Netflix may be the star of the TV series world right about now—Orange Is The New Black and House of Cards can be thanked for that—but the company’s ever-dwindling movie titles (no you’re not dreaming, it’s true) still leave some classics for all the viewers and extroverted introverts to cash in on.

So whether you’re planning to ditch the gang this weekend and just stay in or you’re stuck on a brutal commute that mercifully has great service bars, it’s time to activate your account and pull up your online streaming player. Netflix & Chill, anyone?


Hotel Rwanda

This heavy title may not be perfect for date night (well, actually it depends on your date) but this award winning film is definitely one that needs to be seen (and rewatched). Starring Don Cheadle and Sophie Okonedo, it’s the tale of the Rwandan genocide that devastated the country while the rest of the world did little to help.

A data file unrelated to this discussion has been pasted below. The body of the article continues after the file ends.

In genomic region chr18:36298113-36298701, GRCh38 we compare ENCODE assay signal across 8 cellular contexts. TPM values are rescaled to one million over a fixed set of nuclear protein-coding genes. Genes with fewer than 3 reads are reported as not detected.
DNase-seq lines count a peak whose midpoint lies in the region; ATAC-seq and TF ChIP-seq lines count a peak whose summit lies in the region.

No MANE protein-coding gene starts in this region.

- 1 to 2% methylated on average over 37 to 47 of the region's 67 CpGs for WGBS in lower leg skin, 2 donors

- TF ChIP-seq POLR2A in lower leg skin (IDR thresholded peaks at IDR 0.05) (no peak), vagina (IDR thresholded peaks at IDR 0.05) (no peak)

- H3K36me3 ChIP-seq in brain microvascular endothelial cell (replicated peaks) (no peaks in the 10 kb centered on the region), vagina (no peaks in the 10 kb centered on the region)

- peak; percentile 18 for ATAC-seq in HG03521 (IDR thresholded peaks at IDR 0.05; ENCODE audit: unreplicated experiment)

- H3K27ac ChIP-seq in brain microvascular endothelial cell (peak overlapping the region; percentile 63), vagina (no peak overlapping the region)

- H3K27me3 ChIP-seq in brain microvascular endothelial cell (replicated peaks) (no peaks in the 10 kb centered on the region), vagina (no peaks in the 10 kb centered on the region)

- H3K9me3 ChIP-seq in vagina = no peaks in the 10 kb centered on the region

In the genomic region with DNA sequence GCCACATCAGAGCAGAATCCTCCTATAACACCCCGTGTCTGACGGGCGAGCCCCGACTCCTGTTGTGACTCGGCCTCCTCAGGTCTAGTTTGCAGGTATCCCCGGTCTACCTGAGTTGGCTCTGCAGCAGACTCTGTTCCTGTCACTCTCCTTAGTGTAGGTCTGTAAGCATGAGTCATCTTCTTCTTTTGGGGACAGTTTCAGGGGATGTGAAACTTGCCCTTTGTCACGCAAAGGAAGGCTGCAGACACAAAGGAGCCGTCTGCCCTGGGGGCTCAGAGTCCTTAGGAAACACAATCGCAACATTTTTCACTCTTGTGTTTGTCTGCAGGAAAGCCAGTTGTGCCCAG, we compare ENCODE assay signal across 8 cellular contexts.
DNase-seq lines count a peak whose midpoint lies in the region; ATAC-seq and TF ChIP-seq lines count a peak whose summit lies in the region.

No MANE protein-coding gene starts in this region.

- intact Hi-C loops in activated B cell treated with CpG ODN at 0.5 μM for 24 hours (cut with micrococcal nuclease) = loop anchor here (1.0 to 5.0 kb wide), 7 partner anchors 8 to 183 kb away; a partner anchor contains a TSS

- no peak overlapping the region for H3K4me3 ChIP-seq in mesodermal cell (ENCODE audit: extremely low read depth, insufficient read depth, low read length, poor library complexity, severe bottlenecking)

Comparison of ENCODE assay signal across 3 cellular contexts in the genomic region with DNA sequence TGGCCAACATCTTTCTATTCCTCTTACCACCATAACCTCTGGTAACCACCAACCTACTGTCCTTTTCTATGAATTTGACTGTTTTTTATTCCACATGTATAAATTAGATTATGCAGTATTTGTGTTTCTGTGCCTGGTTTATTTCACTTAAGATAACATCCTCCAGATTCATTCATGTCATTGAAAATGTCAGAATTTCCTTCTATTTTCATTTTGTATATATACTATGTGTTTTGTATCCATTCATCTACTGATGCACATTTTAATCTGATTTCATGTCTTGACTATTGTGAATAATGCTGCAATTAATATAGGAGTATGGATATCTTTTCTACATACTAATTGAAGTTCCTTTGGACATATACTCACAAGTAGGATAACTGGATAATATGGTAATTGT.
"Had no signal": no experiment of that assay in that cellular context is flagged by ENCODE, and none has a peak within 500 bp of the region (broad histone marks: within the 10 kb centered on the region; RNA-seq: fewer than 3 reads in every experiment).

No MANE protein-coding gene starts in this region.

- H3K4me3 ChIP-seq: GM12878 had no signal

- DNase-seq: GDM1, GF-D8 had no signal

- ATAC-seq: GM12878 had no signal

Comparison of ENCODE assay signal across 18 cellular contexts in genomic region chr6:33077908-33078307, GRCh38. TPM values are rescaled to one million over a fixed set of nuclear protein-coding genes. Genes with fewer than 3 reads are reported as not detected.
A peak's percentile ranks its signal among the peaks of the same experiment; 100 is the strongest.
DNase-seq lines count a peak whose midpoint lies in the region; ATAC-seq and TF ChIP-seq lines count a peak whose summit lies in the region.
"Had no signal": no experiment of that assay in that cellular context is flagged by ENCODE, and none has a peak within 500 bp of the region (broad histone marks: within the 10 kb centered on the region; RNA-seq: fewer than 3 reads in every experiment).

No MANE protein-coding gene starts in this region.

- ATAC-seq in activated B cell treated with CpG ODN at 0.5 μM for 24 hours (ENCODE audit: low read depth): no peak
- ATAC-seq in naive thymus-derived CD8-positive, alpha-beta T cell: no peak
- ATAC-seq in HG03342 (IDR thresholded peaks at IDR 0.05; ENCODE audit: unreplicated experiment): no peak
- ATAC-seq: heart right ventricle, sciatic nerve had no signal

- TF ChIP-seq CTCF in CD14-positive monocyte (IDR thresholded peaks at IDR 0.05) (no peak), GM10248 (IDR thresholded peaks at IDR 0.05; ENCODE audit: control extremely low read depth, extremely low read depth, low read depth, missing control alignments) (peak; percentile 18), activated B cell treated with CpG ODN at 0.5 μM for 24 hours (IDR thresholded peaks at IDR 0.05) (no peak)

While the Hutu-majority armed forces sought to cleanse the country of the smaller population, it’s one hotel manager’s tale of an unfolding catastrophe and his part to make a difference in the escalating violence. A sobering film to be sure, and certainly one to spawn conversation of crossover in our current Syrian crisis, this flick was given a 90 percent on Rotten Tomatoes and 4/4 by Roger Ebert—making it an instant, if not heavy, classic.



Pride & Prejudice

Joe Wright’s rendition may not be the universal favorite (BBC fans of the original are a hard-won crowd unwilling to budge), but it’s one of the most beautiful films around and stars such excellent talent as Donald Sutherland, Brenda Blethyn, Rosamund Pike, Matthew MacFadyen and Keira Knightley in the title role of Elizabeth Bennet.

With sweeping, never-ending, uncut scenes that give life to Jane Austen’s famous words and a reputation to Wright for incredible cinematography, this modern remake is certainly a classic for it’s generation. Winner of BAFTA and an Evening Standard Award, this movie is one to park it on the coach and order Chinese takeout for.